Back to Her Roots
Dr. Robin Boylorn’s research unearths stories that have been buried for generations.
Boylorn is an autoethnographer, a researcher of herself, her own culture and her own identity — a black woman, raised in the South.
Her research carried her from the life of a big-city, independent, college-educated woman back to her roots in small-town North Carolina.
“I wanted to find out about black women’s lives, the stories that we tell, the stories that we don’t tell and why,” Boylorn says. “As an insider and outsider in the community, I had the benefit of knowing some cultural and family stories before ever interviewing anyone. I had an opportunity to pay attention to things people didn’t talk about.
“Intentionally or not, they chose to not share part of their story. These things were interesting to look at whenever I was trying to figure out how we see ourselves and how other people see us and to put the stories out there in the world.”
The University of Alabama faculty member’s interest in researching the lives of black women sprung from a realization when she entered college that black women, particularly those in the rural South, were underrepresented in the body of research she was using in her class projects.
“It was almost like I didn’t exist, that people like me didn’t exist,” Boylorn says. “If and when we did, it was in a time period of slavery, or it was in some kind of quantitative form, statistics about or around black women. I found myself in the fiction writing of black women writers, but I didn’t find myself in the scholarship I was expected to do in the classroom. That’s a problem.”
The research that started in college has spanned into her professional career, leading to publication of Boylorn’s first book, “Sweetwater: Black Women and Narratives of Resilience,” in 2012.
The book is a history of the town where she grew up, including historical facts, interactive interviews, ethnographic field research, participant observations and Boylorn’s own observations and experiences. She investigated the ways race and racism, sex and sexism and class and classism have changed, or not, over several generations.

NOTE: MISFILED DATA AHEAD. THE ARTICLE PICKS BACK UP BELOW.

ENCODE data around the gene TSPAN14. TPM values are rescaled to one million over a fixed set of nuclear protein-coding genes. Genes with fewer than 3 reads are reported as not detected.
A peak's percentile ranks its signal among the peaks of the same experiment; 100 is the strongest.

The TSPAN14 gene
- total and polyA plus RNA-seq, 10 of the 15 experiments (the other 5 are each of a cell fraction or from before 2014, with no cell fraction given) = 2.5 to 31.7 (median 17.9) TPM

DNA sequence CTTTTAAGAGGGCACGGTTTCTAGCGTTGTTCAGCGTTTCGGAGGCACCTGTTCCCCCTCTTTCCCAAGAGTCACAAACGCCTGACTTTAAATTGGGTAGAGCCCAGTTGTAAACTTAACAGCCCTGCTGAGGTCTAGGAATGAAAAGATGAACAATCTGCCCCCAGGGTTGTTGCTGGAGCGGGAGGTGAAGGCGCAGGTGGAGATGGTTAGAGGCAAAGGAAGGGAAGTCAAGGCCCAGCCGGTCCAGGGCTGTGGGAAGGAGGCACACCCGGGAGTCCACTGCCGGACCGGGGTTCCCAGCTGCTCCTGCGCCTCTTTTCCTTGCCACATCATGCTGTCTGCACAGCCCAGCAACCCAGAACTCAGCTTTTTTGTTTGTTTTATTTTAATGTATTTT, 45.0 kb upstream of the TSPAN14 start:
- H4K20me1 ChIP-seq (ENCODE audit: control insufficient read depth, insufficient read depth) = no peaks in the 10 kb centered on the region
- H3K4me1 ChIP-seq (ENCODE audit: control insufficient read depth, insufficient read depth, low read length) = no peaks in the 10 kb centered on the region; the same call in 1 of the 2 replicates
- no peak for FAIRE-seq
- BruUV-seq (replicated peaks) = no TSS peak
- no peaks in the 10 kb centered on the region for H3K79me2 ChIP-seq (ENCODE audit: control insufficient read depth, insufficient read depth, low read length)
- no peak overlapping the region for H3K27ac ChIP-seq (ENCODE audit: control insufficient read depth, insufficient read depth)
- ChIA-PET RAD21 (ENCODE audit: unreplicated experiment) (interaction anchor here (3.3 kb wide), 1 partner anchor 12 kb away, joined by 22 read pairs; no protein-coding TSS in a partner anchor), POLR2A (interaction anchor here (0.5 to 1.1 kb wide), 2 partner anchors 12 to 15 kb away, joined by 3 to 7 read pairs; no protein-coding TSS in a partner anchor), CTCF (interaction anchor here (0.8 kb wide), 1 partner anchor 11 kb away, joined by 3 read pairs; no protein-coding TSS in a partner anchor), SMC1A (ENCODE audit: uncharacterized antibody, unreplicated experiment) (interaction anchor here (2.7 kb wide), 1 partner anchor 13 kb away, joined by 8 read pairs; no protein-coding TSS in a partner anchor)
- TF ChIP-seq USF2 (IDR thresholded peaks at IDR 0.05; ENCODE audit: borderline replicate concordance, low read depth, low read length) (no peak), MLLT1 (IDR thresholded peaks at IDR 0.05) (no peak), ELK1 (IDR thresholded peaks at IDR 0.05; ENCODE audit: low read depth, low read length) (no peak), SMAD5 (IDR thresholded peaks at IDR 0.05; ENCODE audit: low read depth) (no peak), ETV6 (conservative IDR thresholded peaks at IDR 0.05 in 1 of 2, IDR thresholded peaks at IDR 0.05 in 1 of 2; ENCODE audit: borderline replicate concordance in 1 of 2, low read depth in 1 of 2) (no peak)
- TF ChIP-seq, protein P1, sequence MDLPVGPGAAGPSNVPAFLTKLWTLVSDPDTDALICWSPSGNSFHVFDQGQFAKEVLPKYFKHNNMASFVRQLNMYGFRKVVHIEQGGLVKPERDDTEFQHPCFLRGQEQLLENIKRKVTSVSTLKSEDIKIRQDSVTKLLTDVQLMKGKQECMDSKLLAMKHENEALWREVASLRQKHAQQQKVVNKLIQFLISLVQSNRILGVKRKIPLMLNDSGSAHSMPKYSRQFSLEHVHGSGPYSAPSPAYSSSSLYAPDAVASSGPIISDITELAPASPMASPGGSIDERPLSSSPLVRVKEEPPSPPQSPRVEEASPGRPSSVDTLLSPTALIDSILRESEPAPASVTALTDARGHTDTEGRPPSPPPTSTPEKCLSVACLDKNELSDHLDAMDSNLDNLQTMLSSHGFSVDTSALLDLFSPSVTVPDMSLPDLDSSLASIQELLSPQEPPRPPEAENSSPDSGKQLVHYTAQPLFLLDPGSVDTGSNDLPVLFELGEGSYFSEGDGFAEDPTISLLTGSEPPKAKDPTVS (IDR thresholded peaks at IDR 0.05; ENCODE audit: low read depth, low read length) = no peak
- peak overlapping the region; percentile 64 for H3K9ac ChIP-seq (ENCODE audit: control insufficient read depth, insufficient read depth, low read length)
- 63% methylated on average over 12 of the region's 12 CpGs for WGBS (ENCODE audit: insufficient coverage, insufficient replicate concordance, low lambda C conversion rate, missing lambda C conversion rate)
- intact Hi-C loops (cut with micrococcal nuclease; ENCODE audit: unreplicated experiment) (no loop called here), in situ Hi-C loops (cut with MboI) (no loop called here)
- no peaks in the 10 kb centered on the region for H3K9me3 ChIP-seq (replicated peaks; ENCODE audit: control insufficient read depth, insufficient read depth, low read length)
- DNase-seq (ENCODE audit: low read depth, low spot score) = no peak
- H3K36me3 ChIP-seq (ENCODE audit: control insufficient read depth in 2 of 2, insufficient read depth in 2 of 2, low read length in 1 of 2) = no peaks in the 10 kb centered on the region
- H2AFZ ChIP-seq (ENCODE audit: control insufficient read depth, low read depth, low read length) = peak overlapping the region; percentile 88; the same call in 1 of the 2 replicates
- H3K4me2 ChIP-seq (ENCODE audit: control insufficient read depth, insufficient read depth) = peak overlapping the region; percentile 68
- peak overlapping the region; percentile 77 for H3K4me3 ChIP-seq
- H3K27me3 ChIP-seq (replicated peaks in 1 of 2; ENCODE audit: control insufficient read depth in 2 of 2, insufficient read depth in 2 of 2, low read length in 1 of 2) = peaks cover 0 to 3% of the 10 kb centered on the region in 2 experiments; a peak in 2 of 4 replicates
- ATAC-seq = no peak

Boylorn’s mother, Bettina Boylorn, was one of the women interviewed for the book.
“There will now be written documentation so the current and future generations can search and find out information about the city, when it was established, its roots, the people that lived there and the contributions they have made,” Bettina Boylorn says. “They will be able to have names, faces, stories and history that they can relate to. Most of all they will know that we are a part of history even in a small town.
“Our voices and our lives are important, too, and we are no different from anyone else.”
Robin Boylorn’s ultimate goal in her research was to give voice to black women.
“I feel like the biggest contribution my research makes is that it humanizes black women, that it sees them beyond stereotypes,” Boylorn says. “I don’t speak for all black women, but I attempt to give them a platform to speak their own words. It was important to me to preserve the words, the language and the specificity of what they said about their own lives.”
The result of Boylorn’s research is a mix of narrative and history, and she says her hope is to make it accessible to anyone through the tool of fictional place-setting, providing a backdrop for the stories she uncovered in interviews with black women. But her research is not just for black women.
“Even though I write about rural black girls, my intention is that it resonates with many people from the rural South,” Boylorn says. “I actually taught “Sweetwater” last semester, but some of the feedback that I got from my white students, mostly female students, was how resonant the “Sweetwater” story was with them even though they’re not black.
“It’s not just about black womanhood or race, it’s about sex, and it’s about class, so even though I don’t write specifically about the white experience in the rural South, I do write about it because I’m writing about the rural South.
“As excited as I am when black girls say they see themselves in my work, I leap for joy when a white girl says, ‘I see myself.’ It speaks to the connections, how we are so much more the same than we are different.”